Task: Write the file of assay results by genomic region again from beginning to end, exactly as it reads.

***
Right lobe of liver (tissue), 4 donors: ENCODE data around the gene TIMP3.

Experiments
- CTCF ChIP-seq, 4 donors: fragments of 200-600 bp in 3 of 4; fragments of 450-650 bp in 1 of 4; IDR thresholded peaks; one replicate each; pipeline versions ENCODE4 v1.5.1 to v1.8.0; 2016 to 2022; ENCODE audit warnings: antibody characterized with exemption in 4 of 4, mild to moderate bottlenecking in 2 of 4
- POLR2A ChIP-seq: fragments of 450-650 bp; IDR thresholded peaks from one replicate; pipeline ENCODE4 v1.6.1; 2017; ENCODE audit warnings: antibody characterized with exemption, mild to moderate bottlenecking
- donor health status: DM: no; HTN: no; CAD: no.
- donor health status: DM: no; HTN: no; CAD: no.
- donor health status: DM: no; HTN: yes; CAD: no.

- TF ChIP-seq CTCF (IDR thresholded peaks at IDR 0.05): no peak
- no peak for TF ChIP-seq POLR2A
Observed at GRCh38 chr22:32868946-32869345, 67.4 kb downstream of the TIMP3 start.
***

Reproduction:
Right lobe of liver (tissue), 4 donors: ENCODE data around the gene TIMP3.

Experiments
- CTCF ChIP-seq, 4 donors: fragments of 200-600 bp in 3 of 4; fragments of 450-650 bp in 1 of 4; IDR thresholded peaks; one replicate each; pipeline versions ENCODE4 v1.5.1 to v1.8.0; 2016 to 2022; ENCODE audit warnings: antibody characterized with exemption in 4 of 4, mild to moderate bottlenecking in 2 of 4
- POLR2A ChIP-seq: fragments of 450-650 bp; IDR thresholded peaks from one replicate; pipeline ENCODE4 v1.6.1; 2017; ENCODE audit warnings: antibody characterized with exemption, mild to moderate bottlenecking
- donor health status: DM: no; HTN: no; CAD: no.
- donor health status: DM: no; HTN: no; CAD: no.
- donor health status: DM: no; HTN: yes; CAD: no.

- TF ChIP-seq CTCF (IDR thresholded peaks at IDR 0.05): no peak
- no peak for TF ChIP-seq POLR2A
Observed at GRCh38 chr22:32868946-32869345, 67.4 kb downstream of the TIMP3 start.